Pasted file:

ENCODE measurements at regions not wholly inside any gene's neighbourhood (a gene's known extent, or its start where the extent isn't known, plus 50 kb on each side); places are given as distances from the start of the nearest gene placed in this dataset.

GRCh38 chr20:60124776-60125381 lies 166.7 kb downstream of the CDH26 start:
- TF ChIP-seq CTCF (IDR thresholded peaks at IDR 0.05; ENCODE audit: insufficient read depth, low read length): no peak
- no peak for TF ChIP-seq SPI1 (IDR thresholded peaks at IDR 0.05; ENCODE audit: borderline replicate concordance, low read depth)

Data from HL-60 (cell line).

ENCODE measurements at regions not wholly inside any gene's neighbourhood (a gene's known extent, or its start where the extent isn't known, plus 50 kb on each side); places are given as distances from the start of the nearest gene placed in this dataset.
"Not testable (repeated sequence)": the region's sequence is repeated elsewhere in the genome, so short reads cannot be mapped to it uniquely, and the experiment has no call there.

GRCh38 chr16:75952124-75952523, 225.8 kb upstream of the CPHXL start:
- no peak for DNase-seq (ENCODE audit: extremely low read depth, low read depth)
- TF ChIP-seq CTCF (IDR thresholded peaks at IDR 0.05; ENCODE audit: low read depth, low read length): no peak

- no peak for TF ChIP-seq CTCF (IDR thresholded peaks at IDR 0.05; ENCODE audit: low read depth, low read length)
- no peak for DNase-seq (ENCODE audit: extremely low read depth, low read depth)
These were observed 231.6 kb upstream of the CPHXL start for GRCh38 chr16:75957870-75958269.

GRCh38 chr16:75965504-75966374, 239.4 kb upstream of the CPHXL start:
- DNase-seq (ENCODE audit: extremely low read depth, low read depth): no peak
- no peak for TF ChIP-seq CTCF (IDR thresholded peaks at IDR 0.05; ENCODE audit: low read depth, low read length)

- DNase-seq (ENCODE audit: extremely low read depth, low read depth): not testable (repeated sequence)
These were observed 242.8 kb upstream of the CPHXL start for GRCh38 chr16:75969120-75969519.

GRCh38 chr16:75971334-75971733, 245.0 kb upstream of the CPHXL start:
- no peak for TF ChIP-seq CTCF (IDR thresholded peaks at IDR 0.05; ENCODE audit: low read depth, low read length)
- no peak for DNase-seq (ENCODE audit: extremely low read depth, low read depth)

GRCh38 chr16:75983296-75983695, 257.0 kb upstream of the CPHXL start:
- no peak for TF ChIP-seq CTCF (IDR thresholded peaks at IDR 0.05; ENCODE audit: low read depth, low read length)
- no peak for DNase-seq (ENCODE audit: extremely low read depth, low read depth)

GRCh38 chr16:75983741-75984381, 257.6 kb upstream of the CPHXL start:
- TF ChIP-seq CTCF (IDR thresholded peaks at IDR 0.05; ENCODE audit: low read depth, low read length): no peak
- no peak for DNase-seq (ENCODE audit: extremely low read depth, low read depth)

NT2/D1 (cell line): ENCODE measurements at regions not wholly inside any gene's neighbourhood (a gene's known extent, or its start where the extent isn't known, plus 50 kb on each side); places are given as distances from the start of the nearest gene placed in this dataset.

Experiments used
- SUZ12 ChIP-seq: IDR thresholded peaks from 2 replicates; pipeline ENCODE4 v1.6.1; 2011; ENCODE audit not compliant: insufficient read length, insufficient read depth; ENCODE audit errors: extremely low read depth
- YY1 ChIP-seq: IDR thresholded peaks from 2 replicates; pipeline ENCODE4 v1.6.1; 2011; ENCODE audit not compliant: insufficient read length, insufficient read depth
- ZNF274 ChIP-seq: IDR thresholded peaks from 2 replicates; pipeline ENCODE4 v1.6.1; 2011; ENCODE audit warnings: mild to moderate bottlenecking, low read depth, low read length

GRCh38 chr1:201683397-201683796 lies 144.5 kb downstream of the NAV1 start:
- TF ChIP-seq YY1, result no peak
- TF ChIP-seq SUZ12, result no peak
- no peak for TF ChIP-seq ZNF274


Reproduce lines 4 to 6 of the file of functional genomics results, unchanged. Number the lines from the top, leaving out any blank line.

- no peak for TF ChIP-seq SPI1 (IDR thresholded peaks at IDR 0.05; ENCODE audit: borderline replicate concordance, low read depth)

Data from HL-60 (cell line).

ENCODE measurements at regions not wholly inside any gene's neighbourhood (a gene's known extent, or its start where the extent isn't known, plus 50 kb on each side); places are given as distances from the start of the nearest gene placed in this dataset.